This method of nomenclature, namely, calling peaks after individuals, has been in vogue since the early days of discovery in the Rocky Mountains. As there are no Indian names at present, and, as far as one can find out, there have never been — for the country has never been inhabited — the custom is justifiable, as serving in many cases to prepetuate the connection of individuals with the country.
— Hugh Edward Millington Stutfield, 1903
Tracing the Divide to Elk Pass [during1916 Boundary Survey], Wheeler saw “the striking peaks… dominated by Mount Joffre,” which he named for “distinguished generals who have rendered such names immortal through their splendid service to France in the great war now in progress.” Similarly, in the Palliser Pass area he named high mountains to honour the Royal family–another example of his strong feelings for Empire.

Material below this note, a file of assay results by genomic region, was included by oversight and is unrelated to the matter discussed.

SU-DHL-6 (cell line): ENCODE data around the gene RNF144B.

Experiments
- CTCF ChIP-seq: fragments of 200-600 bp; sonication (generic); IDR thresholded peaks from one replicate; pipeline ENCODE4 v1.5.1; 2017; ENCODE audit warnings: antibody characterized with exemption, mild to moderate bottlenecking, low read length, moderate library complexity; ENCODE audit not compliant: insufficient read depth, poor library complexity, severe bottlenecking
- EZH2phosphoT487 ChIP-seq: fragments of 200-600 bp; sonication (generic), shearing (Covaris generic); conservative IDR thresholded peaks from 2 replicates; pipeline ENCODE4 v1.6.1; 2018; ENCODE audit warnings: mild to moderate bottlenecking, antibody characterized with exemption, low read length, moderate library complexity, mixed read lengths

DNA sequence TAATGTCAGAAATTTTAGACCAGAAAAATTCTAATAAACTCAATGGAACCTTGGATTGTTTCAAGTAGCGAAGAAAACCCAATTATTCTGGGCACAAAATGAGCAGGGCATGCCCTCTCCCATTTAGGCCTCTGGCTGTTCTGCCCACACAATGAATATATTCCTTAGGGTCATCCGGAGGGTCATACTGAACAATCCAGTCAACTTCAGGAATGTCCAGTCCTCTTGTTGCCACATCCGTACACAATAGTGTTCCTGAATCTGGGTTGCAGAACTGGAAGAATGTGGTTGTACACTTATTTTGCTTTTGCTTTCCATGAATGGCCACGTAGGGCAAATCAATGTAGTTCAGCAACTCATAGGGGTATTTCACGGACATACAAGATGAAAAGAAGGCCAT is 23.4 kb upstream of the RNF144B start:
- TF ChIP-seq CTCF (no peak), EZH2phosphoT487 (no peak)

— Esther Fraser, Wheeler
- Stutfield, Hugh Edward Millington [1858–1929]; Stutfield, Hugh Edward Millington [1858–1929]; Stutfield, Hugh Edward Millington [1858–1929]. Climbs and Explorations in the Canadian Rockies. London: Longmans, Green, 1903
- Fraser, Esther Augusta [1919–1978]. Wheeler. Banff: Summerthought, 1978